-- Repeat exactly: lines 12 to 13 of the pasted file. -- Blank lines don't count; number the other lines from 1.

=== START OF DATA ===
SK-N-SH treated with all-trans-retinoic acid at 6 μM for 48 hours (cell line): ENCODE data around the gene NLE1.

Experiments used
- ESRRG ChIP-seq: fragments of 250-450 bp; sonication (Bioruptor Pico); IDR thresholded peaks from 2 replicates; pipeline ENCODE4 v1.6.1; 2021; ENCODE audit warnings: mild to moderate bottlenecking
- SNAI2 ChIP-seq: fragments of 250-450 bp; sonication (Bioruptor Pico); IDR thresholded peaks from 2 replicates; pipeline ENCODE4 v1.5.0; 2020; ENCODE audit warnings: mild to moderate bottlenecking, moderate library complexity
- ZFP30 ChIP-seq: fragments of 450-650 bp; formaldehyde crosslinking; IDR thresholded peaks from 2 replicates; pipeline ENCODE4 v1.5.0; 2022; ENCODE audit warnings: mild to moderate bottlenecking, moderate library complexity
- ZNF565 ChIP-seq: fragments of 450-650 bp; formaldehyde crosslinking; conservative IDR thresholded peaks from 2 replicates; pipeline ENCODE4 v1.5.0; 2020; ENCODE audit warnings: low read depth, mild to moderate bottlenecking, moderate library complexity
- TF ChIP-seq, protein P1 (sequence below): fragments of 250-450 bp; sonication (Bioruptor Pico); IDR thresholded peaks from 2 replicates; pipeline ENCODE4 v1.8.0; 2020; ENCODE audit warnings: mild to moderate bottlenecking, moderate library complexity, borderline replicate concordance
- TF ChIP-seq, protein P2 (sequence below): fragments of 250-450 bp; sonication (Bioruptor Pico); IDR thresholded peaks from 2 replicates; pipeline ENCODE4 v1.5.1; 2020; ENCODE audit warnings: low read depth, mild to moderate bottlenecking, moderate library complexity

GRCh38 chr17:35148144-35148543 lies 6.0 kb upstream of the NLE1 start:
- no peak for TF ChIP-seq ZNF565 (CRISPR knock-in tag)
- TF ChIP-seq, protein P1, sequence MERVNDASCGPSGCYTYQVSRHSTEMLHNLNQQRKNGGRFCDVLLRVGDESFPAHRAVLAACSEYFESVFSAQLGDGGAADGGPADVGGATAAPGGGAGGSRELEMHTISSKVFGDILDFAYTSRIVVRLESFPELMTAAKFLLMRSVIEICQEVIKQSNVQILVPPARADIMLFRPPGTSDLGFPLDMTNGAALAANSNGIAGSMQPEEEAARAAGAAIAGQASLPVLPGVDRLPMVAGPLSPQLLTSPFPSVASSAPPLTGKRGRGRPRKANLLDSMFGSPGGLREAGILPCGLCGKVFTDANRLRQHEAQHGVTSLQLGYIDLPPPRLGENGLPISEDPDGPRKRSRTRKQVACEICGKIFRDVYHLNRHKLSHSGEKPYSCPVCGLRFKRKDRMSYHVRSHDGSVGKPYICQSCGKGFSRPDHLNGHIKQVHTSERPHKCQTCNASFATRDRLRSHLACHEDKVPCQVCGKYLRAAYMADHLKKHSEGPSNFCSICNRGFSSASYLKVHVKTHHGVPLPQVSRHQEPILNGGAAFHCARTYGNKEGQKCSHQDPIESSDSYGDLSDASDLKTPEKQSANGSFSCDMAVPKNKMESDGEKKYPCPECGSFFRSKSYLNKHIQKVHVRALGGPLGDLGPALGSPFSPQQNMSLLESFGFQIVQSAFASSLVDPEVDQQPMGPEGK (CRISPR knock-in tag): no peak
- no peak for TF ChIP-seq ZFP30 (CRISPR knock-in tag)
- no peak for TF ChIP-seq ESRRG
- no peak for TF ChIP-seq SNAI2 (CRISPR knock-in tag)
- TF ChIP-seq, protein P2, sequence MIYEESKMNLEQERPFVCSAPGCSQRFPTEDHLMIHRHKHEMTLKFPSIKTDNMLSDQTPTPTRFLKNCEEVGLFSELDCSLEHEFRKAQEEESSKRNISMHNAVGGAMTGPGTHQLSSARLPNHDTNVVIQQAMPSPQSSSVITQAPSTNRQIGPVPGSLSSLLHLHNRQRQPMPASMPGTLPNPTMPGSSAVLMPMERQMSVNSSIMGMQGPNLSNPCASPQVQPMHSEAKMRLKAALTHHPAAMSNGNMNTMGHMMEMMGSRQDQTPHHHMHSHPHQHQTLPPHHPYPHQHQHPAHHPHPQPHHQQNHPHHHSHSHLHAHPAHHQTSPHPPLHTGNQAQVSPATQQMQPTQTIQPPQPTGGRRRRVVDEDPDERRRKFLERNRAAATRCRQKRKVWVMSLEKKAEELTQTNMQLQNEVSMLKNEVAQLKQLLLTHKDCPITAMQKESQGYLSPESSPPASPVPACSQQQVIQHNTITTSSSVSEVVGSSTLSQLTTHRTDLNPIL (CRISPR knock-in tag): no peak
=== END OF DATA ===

- no peak for TF ChIP-seq ZFP30 (CRISPR knock-in tag)
- no peak for TF ChIP-seq ESRRG